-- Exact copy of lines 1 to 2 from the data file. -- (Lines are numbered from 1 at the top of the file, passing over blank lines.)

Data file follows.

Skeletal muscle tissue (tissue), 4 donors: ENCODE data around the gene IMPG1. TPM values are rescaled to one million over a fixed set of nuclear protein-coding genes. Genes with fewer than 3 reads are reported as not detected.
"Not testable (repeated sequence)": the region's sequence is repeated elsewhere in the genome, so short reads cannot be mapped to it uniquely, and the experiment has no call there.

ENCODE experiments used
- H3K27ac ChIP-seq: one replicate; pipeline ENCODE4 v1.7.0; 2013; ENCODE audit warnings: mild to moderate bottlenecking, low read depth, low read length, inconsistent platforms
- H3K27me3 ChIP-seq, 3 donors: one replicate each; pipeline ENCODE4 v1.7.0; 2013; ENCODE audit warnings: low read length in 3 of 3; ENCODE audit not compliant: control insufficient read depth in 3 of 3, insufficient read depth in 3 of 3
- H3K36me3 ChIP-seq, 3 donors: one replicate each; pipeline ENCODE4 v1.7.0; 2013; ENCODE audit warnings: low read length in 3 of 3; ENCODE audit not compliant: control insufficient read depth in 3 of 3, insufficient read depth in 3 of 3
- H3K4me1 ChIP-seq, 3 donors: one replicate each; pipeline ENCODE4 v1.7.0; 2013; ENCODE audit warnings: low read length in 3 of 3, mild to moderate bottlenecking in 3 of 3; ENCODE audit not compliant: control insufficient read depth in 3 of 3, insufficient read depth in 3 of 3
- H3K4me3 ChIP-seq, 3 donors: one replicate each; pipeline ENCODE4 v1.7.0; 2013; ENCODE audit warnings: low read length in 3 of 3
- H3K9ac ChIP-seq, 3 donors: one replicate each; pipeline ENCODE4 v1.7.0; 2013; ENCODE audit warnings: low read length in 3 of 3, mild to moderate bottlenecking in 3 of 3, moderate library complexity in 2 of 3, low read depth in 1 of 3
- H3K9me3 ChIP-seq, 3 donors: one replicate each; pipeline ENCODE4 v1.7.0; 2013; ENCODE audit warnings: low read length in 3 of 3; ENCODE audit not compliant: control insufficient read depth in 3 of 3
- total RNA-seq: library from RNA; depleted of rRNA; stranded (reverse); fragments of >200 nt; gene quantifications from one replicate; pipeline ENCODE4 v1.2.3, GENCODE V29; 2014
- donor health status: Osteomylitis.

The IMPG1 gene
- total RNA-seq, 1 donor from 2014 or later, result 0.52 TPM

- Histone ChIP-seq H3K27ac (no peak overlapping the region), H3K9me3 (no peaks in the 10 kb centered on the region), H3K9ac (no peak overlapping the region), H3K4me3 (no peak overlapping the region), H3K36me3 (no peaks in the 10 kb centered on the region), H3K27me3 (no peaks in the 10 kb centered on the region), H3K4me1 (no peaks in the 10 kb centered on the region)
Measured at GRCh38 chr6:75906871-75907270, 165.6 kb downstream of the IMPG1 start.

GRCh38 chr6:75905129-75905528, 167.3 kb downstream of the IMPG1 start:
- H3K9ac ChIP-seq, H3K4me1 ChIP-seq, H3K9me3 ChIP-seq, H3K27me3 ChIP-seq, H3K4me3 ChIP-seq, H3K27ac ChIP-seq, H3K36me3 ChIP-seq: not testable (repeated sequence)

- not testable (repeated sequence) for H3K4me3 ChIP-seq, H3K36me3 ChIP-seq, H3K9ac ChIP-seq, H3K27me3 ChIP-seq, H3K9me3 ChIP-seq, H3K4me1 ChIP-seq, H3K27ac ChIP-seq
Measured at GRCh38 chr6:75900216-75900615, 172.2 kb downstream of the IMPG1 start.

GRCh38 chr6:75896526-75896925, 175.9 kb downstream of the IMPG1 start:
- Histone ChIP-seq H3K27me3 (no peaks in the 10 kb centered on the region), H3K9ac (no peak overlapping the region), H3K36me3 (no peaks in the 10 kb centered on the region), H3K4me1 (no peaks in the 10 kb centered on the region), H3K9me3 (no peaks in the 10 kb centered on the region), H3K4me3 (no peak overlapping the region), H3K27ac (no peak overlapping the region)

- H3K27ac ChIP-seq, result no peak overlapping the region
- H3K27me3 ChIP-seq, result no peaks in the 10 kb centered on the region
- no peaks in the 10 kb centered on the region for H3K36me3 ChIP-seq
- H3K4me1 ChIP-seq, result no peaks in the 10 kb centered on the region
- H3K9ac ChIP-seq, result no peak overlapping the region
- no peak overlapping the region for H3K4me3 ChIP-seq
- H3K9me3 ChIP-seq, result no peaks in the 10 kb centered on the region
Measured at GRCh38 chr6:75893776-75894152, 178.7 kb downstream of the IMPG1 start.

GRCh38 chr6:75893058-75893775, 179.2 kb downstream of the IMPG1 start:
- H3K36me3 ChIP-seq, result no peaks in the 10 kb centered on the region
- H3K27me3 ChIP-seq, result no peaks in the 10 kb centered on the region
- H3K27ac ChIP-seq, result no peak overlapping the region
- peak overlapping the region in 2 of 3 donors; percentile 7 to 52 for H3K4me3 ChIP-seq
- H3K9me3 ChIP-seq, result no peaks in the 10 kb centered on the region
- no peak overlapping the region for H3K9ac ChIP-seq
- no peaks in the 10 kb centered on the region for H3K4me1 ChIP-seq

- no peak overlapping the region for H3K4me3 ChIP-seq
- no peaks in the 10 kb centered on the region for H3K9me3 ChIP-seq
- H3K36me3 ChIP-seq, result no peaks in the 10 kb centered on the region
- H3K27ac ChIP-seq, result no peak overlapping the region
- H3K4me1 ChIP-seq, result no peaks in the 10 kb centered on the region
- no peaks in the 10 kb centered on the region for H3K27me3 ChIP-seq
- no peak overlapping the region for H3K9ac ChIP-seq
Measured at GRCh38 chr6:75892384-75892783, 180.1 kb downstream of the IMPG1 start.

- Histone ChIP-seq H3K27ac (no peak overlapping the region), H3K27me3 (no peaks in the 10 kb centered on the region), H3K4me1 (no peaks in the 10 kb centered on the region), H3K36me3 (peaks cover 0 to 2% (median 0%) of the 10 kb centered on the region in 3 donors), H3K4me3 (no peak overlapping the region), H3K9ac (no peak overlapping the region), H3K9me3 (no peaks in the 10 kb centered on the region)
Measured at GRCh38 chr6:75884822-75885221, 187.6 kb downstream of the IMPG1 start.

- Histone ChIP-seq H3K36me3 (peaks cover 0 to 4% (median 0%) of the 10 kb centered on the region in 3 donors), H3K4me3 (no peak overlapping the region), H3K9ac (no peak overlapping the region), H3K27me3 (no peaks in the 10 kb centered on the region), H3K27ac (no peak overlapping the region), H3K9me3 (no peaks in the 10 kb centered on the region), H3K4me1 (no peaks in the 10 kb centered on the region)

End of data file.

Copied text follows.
Skeletal muscle tissue (tissue), 4 donors: ENCODE data around the gene IMPG1. TPM values are rescaled to one million over a fixed set of nuclear protein-coding genes. Genes with fewer than 3 reads are reported as not detected.
"Not testable (repeated sequence)": the region's sequence is repeated elsewhere in the genome, so short reads cannot be mapped to it uniquely, and the experiment has no call there.